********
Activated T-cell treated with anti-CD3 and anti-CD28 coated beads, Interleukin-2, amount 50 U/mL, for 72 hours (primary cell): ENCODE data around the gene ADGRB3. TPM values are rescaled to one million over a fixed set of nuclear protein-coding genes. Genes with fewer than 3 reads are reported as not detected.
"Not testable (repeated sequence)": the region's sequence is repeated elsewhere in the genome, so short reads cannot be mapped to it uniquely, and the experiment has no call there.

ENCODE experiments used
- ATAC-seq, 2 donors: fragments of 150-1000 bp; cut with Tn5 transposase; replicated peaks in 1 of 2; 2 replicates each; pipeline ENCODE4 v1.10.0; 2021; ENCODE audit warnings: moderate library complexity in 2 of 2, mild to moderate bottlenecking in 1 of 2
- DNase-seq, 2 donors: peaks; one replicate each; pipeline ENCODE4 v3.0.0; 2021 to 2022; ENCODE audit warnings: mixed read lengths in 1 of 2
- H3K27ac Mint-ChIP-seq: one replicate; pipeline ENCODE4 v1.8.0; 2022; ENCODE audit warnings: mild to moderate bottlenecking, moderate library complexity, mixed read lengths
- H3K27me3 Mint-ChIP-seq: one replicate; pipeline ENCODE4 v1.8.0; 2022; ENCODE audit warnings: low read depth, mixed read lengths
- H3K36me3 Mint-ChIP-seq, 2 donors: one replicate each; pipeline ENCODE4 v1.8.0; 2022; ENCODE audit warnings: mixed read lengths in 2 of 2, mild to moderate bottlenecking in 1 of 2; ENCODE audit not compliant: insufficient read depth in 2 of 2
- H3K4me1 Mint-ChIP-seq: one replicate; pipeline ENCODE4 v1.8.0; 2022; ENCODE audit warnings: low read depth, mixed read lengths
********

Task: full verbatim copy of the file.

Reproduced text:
Activated T-cell treated with anti-CD3 and anti-CD28 coated beads, Interleukin-2, amount 50 U/mL, for 72 hours (primary cell): ENCODE data around the gene ADGRB3. TPM values are rescaled to one million over a fixed set of nuclear protein-coding genes. Genes with fewer than 3 reads are reported as not detected.
"Not testable (repeated sequence)": the region's sequence is repeated elsewhere in the genome, so short reads cannot be mapped to it uniquely, and the experiment has no call there.

ENCODE experiments used
- ATAC-seq, 2 donors: fragments of 150-1000 bp; cut with Tn5 transposase; replicated peaks in 1 of 2; 2 replicates each; pipeline ENCODE4 v1.10.0; 2021; ENCODE audit warnings: moderate library complexity in 2 of 2, mild to moderate bottlenecking in 1 of 2
- DNase-seq, 2 donors: peaks; one replicate each; pipeline ENCODE4 v3.0.0; 2021 to 2022; ENCODE audit warnings: mixed read lengths in 1 of 2
- H3K27ac Mint-ChIP-seq: one replicate; pipeline ENCODE4 v1.8.0; 2022; ENCODE audit warnings: mild to moderate bottlenecking, moderate library complexity, mixed read lengths
- H3K27me3 Mint-ChIP-seq: one replicate; pipeline ENCODE4 v1.8.0; 2022; ENCODE audit warnings: low read depth, mixed read lengths
- H3K36me3 Mint-ChIP-seq, 2 donors: one replicate each; pipeline ENCODE4 v1.8.0; 2022; ENCODE audit warnings: mixed read lengths in 2 of 2, mild to moderate bottlenecking in 1 of 2; ENCODE audit not compliant: insufficient read depth in 2 of 2
- H3K4me1 Mint-ChIP-seq: one replicate; pipeline ENCODE4 v1.8.0; 2022; ENCODE audit warnings: low read depth, mixed read lengths